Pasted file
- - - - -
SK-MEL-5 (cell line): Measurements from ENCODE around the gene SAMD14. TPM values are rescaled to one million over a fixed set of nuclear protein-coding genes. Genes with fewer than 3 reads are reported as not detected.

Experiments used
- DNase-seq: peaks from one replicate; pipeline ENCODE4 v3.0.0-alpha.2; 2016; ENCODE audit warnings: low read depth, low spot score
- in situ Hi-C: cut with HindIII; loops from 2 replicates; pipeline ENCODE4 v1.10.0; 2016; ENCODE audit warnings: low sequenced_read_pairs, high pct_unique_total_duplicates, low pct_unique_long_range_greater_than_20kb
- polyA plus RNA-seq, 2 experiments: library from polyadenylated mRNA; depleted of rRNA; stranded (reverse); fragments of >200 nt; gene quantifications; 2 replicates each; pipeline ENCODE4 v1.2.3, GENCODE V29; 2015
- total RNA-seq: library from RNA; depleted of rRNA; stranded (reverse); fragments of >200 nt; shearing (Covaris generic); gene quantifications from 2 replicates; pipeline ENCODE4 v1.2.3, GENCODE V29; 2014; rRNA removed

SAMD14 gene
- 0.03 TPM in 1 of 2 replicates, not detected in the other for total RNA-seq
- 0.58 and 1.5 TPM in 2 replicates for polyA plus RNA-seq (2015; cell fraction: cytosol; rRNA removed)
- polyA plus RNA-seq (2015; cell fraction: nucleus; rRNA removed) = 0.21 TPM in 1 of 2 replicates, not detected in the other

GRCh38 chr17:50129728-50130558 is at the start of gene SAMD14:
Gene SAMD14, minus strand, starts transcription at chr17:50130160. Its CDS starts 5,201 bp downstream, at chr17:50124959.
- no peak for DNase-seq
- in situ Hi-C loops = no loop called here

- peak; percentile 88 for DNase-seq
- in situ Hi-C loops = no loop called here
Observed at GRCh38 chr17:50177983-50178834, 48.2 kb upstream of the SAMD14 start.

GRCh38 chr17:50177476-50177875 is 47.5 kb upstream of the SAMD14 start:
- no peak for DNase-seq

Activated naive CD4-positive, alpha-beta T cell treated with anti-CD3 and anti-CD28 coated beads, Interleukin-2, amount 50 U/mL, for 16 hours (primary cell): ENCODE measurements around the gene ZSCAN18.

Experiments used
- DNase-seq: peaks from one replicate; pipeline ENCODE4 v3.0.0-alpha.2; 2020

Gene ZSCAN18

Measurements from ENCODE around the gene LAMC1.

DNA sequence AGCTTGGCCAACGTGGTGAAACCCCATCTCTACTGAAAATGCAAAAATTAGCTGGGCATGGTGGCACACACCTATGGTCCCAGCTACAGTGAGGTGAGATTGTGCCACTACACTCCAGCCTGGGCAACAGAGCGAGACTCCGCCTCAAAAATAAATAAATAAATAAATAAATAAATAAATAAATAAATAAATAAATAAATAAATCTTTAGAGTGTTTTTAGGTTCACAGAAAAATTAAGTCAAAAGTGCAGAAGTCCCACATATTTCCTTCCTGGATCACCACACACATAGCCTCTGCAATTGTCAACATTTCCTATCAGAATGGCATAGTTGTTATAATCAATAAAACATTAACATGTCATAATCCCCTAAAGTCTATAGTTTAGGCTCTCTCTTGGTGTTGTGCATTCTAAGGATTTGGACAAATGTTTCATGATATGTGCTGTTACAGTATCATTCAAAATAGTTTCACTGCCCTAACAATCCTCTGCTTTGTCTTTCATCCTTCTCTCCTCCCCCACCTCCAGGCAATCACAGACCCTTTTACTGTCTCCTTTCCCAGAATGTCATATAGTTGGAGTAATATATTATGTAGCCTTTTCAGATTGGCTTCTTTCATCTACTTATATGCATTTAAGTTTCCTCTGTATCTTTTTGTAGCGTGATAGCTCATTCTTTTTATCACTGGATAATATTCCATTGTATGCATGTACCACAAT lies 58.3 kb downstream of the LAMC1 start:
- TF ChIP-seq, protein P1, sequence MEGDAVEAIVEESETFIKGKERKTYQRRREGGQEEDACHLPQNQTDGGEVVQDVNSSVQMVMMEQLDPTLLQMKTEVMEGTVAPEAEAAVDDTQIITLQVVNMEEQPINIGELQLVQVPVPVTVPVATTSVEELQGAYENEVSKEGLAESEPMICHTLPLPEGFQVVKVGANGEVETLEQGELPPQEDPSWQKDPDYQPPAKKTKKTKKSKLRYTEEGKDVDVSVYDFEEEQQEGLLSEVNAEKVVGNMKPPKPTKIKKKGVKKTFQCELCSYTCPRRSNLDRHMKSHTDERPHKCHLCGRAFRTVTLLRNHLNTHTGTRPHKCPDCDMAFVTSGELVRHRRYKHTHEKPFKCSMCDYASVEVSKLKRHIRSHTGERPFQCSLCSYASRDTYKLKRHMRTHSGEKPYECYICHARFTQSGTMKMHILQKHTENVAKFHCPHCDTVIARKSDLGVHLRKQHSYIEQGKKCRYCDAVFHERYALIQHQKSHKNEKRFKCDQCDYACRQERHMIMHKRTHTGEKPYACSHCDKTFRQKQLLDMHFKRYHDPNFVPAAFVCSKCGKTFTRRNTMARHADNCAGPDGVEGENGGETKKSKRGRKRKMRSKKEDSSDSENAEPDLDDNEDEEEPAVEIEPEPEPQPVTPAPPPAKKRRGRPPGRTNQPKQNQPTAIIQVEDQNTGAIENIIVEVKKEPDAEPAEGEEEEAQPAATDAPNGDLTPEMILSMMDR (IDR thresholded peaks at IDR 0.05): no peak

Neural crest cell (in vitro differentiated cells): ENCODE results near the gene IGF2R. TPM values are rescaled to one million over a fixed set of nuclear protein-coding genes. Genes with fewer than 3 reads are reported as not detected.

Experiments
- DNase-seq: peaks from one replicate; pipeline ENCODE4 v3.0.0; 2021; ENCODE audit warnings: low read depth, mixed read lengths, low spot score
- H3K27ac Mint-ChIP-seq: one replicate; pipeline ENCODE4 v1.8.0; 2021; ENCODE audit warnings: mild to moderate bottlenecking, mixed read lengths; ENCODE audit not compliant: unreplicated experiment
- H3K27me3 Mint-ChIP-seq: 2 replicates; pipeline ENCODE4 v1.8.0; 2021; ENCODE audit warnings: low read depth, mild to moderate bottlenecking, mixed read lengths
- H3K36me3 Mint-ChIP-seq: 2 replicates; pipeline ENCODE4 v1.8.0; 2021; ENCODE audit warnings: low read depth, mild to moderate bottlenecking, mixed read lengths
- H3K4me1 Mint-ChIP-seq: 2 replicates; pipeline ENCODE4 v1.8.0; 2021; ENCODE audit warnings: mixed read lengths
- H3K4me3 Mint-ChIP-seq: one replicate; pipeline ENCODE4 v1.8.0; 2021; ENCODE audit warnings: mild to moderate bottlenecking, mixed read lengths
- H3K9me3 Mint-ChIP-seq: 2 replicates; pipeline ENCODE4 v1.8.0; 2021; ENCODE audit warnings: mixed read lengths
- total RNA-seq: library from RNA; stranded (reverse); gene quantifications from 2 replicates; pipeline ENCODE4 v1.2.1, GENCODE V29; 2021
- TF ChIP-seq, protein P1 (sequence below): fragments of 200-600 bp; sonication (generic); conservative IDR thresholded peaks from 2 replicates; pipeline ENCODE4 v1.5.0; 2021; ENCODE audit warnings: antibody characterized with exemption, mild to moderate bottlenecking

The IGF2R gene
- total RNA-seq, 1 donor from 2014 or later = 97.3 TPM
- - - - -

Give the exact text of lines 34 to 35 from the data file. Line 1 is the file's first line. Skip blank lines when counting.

- H3K4me3 Mint-ChIP-seq: one replicate; pipeline ENCODE4 v1.8.0; 2021; ENCODE audit warnings: mild to moderate bottlenecking, mixed read lengths
- H3K9me3 Mint-ChIP-seq: 2 replicates; pipeline ENCODE4 v1.8.0; 2021; ENCODE audit warnings: mixed read lengths